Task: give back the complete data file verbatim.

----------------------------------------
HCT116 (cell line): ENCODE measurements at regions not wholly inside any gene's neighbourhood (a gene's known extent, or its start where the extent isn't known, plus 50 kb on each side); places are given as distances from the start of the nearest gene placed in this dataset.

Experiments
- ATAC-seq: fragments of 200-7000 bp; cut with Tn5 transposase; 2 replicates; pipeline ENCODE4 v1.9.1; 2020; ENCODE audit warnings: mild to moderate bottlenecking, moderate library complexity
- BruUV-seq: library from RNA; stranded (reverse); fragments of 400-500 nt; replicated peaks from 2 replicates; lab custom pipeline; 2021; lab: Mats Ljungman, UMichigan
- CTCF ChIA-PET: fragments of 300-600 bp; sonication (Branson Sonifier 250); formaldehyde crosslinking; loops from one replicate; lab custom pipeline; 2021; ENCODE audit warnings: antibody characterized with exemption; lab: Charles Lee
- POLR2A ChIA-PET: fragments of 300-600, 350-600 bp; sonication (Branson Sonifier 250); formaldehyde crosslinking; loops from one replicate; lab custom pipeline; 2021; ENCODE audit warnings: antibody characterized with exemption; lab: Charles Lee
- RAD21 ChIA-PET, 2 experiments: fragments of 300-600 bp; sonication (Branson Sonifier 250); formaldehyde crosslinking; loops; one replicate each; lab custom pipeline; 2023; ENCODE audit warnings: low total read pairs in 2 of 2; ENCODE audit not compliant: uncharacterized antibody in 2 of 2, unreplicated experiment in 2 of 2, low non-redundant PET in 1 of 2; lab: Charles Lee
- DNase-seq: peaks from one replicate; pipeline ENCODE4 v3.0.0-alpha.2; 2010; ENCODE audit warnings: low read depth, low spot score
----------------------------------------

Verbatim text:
HCT116 (cell line): ENCODE measurements at regions not wholly inside any gene's neighbourhood (a gene's known extent, or its start where the extent isn't known, plus 50 kb on each side); places are given as distances from the start of the nearest gene placed in this dataset.

Experiments
- ATAC-seq: fragments of 200-7000 bp; cut with Tn5 transposase; 2 replicates; pipeline ENCODE4 v1.9.1; 2020; ENCODE audit warnings: mild to moderate bottlenecking, moderate library complexity
- BruUV-seq: library from RNA; stranded (reverse); fragments of 400-500 nt; replicated peaks from 2 replicates; lab custom pipeline; 2021; lab: Mats Ljungman, UMichigan
- CTCF ChIA-PET: fragments of 300-600 bp; sonication (Branson Sonifier 250); formaldehyde crosslinking; loops from one replicate; lab custom pipeline; 2021; ENCODE audit warnings: antibody characterized with exemption; lab: Charles Lee
- POLR2A ChIA-PET: fragments of 300-600, 350-600 bp; sonication (Branson Sonifier 250); formaldehyde crosslinking; loops from one replicate; lab custom pipeline; 2021; ENCODE audit warnings: antibody characterized with exemption; lab: Charles Lee
- RAD21 ChIA-PET, 2 experiments: fragments of 300-600 bp; sonication (Branson Sonifier 250); formaldehyde crosslinking; loops; one replicate each; lab custom pipeline; 2023; ENCODE audit warnings: low total read pairs in 2 of 2; ENCODE audit not compliant: uncharacterized antibody in 2 of 2, unreplicated experiment in 2 of 2, low non-redundant PET in 1 of 2; lab: Charles Lee
- DNase-seq: peaks from one replicate; pipeline ENCODE4 v3.0.0-alpha.2; 2010; ENCODE audit warnings: low read depth, low spot score